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My wife had to buy a new car recently.

We didn't want to do it, but our 8-year old Saturn was spending more time in the shop than on the road. Our mechanic actually advised against getting it completely fixed--said it wasn't worthwhile. So the thing was making all sorts of grinding noises, especially right after starting up. It was scaring my wife half to death.

This being 2002 we went to the Web. We paid for Consumer Reports to get the best advice. We also asked our mechanic. We wound up considering two cars, the Honda Civic and Toyota Corolla.

We went with the Toyota for one primary reason--the Web. Go to any Toyota dealer's Web site and, once you get past the flash screens, fancy designs and attempts to set cookies (I counted eight at one site just on the home page) click on “new car inventory.”

Here you'll find something interesting. Every dealer seems to have a frame around an identical-looking page. Toyota is running a central database tagged to each dealer.

It turns out this is, as they used to say, a good thing. In just a few clicks you can find out what your local dealer has, and what dealers in all the states around you have. You can then go to the dealer empowered to make a deal on a specific car, at a specific price, or fill out a form and wait for their “Internet specialist” get in touch with you.

My wife's credit union seemed to have a similar set-up. The credit union site linked to Autofinders.com, where we could fill out a form and pick out just the car we wanted, with direct links to the loan we needed. In the end, however, we had to download a loan form and fax it back--seemed a bit primitive but we filled it out, and were quickly approved.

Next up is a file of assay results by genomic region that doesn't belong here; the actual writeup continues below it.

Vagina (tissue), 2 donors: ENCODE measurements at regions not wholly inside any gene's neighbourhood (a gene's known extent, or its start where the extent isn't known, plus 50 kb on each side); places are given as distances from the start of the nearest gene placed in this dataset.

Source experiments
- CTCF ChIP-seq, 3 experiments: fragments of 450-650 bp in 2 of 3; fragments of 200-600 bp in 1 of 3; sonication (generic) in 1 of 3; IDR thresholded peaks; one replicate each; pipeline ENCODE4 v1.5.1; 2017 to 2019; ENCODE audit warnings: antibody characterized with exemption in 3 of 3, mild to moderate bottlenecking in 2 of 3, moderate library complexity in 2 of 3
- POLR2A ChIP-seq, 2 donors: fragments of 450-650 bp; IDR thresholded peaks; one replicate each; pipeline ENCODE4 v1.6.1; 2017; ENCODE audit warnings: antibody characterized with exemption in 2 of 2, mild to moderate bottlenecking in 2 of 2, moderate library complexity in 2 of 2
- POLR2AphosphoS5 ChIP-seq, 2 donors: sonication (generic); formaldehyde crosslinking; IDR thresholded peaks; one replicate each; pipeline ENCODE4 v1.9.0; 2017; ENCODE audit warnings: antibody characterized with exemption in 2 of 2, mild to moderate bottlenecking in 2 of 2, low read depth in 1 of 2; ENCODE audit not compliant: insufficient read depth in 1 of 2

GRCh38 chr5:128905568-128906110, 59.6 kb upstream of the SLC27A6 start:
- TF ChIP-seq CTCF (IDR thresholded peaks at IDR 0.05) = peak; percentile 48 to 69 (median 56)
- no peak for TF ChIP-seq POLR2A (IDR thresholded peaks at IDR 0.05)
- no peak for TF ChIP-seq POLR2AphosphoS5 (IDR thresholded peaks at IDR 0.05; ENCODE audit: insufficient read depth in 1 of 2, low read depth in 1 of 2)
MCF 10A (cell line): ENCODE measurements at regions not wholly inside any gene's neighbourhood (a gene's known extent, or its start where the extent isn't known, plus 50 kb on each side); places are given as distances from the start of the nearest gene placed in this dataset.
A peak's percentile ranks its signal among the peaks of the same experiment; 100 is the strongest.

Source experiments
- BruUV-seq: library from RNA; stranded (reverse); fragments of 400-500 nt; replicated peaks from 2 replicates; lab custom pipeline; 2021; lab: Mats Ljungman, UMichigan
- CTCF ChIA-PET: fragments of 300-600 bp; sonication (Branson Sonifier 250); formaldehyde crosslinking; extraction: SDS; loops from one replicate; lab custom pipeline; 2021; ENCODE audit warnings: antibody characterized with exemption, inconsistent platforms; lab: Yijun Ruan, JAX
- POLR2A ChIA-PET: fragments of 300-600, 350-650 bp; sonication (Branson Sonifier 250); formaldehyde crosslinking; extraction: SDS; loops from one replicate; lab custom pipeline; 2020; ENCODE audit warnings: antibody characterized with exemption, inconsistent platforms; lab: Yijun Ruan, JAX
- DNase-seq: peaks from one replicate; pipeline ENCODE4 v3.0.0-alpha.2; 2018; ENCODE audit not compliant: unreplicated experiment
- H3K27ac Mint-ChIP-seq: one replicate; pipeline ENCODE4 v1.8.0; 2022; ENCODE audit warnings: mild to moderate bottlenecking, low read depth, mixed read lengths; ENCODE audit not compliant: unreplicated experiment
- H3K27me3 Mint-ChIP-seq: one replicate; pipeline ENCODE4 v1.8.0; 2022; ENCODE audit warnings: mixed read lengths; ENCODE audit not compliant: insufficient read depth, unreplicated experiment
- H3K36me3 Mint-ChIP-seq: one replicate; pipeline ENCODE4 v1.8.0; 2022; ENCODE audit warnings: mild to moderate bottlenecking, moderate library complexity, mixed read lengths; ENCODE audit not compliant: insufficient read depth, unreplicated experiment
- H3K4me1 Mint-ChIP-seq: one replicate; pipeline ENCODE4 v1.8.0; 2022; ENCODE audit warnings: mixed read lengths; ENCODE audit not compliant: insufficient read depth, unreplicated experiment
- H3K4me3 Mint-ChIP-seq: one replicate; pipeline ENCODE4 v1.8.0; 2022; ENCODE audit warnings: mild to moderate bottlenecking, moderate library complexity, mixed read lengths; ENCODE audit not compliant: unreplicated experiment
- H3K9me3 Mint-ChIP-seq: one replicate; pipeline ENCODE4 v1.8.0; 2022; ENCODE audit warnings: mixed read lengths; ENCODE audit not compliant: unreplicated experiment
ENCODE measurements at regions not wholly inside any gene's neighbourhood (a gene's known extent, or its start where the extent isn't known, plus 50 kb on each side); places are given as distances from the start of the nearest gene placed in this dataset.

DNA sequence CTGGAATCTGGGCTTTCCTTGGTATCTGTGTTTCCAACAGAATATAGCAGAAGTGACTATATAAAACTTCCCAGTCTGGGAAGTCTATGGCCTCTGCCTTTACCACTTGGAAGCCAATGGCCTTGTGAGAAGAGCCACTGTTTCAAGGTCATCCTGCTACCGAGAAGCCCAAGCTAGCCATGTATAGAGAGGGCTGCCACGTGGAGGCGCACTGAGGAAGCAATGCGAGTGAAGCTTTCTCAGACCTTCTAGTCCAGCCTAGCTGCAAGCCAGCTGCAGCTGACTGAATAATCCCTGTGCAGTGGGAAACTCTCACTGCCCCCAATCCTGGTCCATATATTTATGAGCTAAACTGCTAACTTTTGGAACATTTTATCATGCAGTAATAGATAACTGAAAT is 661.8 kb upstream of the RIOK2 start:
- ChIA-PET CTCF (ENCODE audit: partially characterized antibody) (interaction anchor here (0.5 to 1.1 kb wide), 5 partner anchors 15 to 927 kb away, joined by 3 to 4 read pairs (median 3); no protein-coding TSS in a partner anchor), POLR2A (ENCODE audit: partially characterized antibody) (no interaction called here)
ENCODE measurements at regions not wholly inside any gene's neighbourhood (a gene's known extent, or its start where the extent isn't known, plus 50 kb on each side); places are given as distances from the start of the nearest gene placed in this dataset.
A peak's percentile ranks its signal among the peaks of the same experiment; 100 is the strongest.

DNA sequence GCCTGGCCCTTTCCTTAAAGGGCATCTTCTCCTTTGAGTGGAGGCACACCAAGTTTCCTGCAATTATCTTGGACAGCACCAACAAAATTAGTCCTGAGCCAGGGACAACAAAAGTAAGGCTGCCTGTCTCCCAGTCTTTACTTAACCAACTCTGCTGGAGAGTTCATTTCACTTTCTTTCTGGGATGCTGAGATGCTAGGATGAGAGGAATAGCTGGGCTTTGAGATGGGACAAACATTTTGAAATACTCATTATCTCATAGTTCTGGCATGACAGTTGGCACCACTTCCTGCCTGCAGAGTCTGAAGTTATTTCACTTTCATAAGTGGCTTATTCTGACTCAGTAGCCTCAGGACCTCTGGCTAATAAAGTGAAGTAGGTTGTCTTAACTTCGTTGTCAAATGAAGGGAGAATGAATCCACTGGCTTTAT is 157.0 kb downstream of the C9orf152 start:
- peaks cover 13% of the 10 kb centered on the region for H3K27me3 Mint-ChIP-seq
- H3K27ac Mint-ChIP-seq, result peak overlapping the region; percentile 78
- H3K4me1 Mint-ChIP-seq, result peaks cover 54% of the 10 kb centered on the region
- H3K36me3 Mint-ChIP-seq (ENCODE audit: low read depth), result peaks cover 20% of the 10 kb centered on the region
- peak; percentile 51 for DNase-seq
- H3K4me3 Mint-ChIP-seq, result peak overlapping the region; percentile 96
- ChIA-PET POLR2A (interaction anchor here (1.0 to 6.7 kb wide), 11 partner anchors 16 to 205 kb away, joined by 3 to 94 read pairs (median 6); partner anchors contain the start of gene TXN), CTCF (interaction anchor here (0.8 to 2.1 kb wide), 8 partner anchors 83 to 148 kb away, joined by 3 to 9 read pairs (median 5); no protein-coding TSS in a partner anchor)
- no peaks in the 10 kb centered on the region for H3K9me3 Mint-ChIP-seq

All was bliss except for one minor problem.

Neither Autofinders nor our local dealer answered their e-mail. We filled out the forms to buy the cars but didn't hear back. A willing customer with money in their hands sat on the desk of both these places, and nothing happened.

Frustrated, we finally called the salesman who had given us a test drive of the Corolla. We had the deal the company was offering on our computer. We just needed someone to fill out the papers with us. He called back the next day, and we got the car.

What's the lesson here? It is that technology will get you only so far. You have to respond. When someone e-mails you, you get back to them, immediately, now, pronto. Drop everything.

Jim Sterne had a wonderful riff on this a few years ago, using his own history with Volvo as an example. He showed how, over the course of several years, Volvo went through many site re-designs, and how each time it frustrated his attempts to reach someone who could help him.

The car industry still hasn't gotten the message. Maybe it's because, at the end of the day, we still have to buy cars, and we still do buy cars. Because their Internet departments don't answer their e-mails, we often wind up buying these cars from regular salesmen, by phone, then sitting in offices filling out forms. This leads the dealers to believe “the Internet isn't working,” and they pull back from it still more.

But the Internet does work. We bought our car using the Internet. Most people do. All dealers need to do in order to lower their cost of sales, and capture the savings the Internet provides, is this:

Answer the blankety-bleeping-blank e-mail.

Continue reading "Answer the E-Mail" ... Read the full article

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ABOUT THE AUTHOR

Dana Blankenhorn  (danablankenhorn@mindspring.com) is the author of the new book, The Blankenhorn Effect: How to Put Moore's Law to Work for You, available at Amazon.Com.